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Live in London July '12
[Click above for album images]

Tired of rock, but somewhat superficial in his flirtations with world music is how Robert Plant came through this evening. Add to this his urge to distance himself from the intensity and the drama of the legendary band which made him a rock god, and at the same time his inability to get away from those songs, and you'll get an idea of the limbo Plant finds himself in these days.

A possible way out would have been to explore more the ethnic music direction he has been leaning towards for years now, but tonight things didn't go any further outside of the non-Western paradigm than tranced chants, grooves and riffs, and having Juldeh Camara – a Gambian member of the band – play a few traditional instruments. As soon as the door into traditional Gambian music was beginning to open slightly wider than simply adding an exotic accent to rock, the proceedings would elegantly return to Plant's habitual comfort zone – back to familiar (albeit charming) rockabilly crooning, American folk numbers (tastefully performed by Patty Griffin) and songs from the Strange Sensation catalog.

And when time came for Led Zeppelin numbers, you could instantly sense Plant's reluctance to go back to the initial impulse which spawned them. This is how Gallows Pole or Black Dog were tonight turned into a New Age hodgepodge of rock, ambient, and world music entwined to support the complex pose Plant now assumes toward his past.

With the core of this new project comprised of musicians from Strange Sensation, the band provided a comfortable, safe framework for the star attraction. And so Plant sang with convincing flair, despite the complex equilibrium he was maintaining between different genres and different eras of his career. The shift of emphasis from real emotional punch – which Plant can still occasionally deliver – to nuanced understatement has more to do these days with the change in his inner realities, rather than the change in his vocal ability compared to his younger days. Where before he could kill with one sustained high-pitched note, now it's all about intonation – something he has been a master of practically since day one, but which today is his method of choice. It's just that now the songs he sings are sequences of sumptuous (and deliberately constructed) episodes rather than a spontaneous flow of inspiration. But with inner continuum as complex as Plant's, winging it on impulse is perhaps not an option anymore.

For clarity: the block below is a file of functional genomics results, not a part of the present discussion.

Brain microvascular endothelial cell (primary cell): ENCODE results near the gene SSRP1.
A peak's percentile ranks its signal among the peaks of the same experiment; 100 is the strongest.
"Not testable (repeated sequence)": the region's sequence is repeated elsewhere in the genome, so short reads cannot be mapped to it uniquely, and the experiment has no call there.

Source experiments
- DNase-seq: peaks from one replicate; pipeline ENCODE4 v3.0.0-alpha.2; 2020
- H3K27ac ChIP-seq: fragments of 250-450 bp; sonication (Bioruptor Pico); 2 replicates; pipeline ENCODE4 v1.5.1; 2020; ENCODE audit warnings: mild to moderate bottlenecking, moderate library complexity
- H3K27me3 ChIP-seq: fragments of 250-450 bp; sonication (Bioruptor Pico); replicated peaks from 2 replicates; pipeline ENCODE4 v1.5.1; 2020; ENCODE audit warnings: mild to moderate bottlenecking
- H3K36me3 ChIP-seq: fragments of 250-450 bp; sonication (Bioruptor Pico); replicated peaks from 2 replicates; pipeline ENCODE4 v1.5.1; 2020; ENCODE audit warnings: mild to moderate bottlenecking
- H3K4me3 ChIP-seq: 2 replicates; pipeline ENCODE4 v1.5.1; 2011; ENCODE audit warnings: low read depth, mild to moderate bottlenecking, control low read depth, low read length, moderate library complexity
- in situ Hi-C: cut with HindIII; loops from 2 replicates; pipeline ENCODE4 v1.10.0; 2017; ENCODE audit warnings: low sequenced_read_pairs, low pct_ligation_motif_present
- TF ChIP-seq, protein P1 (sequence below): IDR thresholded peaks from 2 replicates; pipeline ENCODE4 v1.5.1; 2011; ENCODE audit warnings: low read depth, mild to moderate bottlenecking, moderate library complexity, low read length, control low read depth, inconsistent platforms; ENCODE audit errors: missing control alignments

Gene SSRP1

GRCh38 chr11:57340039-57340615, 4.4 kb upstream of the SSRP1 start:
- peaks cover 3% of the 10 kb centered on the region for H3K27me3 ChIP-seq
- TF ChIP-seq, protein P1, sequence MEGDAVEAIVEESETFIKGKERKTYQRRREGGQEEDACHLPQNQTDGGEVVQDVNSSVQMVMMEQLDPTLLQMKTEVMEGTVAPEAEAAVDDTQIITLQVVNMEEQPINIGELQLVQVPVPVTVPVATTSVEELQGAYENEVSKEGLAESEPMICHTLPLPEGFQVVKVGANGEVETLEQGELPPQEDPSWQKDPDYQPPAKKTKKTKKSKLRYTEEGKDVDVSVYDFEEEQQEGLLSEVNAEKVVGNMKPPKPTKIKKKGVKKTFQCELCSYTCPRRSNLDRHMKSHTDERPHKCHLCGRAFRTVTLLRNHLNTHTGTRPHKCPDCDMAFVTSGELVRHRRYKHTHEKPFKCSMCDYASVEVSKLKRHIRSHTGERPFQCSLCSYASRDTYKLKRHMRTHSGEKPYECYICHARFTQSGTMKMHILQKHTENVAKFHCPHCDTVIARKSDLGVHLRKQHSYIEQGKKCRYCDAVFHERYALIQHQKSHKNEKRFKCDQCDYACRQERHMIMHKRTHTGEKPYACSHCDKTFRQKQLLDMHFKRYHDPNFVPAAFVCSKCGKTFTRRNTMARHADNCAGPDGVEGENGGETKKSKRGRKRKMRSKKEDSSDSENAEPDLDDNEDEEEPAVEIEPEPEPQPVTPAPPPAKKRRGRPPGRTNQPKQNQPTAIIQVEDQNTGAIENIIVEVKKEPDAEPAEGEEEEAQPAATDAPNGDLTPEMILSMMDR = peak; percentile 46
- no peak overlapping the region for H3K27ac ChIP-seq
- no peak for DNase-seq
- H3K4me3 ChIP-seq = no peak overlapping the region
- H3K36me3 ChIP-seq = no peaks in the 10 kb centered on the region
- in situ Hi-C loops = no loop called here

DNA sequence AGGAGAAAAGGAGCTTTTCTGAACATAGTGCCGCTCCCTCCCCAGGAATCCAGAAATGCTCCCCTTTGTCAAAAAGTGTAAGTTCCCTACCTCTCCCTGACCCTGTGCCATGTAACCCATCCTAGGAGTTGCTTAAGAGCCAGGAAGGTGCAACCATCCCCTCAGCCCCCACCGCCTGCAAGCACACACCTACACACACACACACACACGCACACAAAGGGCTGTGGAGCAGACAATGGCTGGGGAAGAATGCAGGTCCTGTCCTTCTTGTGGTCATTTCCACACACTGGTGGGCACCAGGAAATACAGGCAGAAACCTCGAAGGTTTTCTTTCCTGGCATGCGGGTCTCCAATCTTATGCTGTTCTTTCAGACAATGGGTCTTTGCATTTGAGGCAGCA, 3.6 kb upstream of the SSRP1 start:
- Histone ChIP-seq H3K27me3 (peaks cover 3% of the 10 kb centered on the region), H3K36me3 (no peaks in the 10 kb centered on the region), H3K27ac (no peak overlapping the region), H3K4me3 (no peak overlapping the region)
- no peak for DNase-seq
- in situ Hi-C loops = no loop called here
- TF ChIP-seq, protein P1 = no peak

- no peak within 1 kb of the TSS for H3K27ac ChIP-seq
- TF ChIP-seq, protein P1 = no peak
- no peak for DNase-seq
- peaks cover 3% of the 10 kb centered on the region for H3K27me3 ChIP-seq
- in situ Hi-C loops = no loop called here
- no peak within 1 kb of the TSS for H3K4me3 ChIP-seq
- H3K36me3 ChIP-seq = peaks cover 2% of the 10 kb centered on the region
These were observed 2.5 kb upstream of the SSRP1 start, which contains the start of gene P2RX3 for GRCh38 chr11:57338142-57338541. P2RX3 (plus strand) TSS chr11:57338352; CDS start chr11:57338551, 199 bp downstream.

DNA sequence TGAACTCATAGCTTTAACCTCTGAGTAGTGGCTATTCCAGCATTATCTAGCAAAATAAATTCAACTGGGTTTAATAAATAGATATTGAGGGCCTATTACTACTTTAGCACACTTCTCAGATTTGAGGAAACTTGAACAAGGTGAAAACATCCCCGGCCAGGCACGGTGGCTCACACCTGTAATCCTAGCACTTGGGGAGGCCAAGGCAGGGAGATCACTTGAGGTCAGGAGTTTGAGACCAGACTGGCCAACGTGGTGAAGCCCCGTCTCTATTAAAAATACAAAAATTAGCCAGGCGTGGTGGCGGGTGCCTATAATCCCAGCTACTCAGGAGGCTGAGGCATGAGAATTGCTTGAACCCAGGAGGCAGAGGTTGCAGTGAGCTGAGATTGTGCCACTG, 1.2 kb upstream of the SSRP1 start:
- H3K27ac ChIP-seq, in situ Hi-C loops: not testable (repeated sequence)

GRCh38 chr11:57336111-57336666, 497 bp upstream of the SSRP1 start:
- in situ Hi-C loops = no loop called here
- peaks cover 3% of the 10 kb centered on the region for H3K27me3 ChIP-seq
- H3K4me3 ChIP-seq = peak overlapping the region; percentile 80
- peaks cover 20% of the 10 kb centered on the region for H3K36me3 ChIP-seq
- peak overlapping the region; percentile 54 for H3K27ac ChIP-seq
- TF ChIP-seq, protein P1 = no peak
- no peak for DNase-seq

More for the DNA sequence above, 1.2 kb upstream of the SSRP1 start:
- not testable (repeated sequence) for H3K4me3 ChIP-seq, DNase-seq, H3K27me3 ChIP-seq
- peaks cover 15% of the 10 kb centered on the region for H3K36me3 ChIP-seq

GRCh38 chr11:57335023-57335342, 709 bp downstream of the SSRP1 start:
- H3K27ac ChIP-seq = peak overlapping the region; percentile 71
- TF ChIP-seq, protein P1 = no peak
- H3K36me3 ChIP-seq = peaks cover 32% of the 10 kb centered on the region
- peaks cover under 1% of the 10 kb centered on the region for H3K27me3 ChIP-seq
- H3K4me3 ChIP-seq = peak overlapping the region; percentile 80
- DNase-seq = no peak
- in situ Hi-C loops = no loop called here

One thing this show has proved is that with an artist such as Robert Plant nothing can remain hidden. It was all laid bare – him having departed emotionally from hard rock, but still searching for a valid alternative. And just the way it's difficult to describe where he finds himself now artistically, it's equally difficult to put your finger on who Robert Plant's fans are these days. There were punters in Zeppelin shirts this evening who came to see the legendary singer of the iconic band. The vast majority in the crowd were over 45, and few looked like world music aficionados or even folk music fans. The most ecstatic reception was given to the Led Zeppelin numbers, so it's certainly this material which remains the biggest draw. Between the past and the present, between hard rock and world music, it's a peculiar in-between state Robert Plant is in these days – unable to forget, unwilling to resurrect, and reluctant to dedicate himself to a completely new genre.

-Alissa Ordabai, HardrockHaven.net
Statistics

Released:
July 13, 2012

Tracks

1. Fixin' to Die
2. Tin Pan Alley
3. 44
4. Friends
5. Spoonful
6. Bron-Y-Aur Stomp
7. Ohio
8. No Bad News
9. Standing
10. Black Dog
11. Somebody Knocking
12. Witchdoctor
13. Whole Lotta Love > Steal Away > Bury My Body
14. Another Tribe
15. Gallows Pole
Quick Fact

This was Plant's first solo live album release in a non-DVD format.
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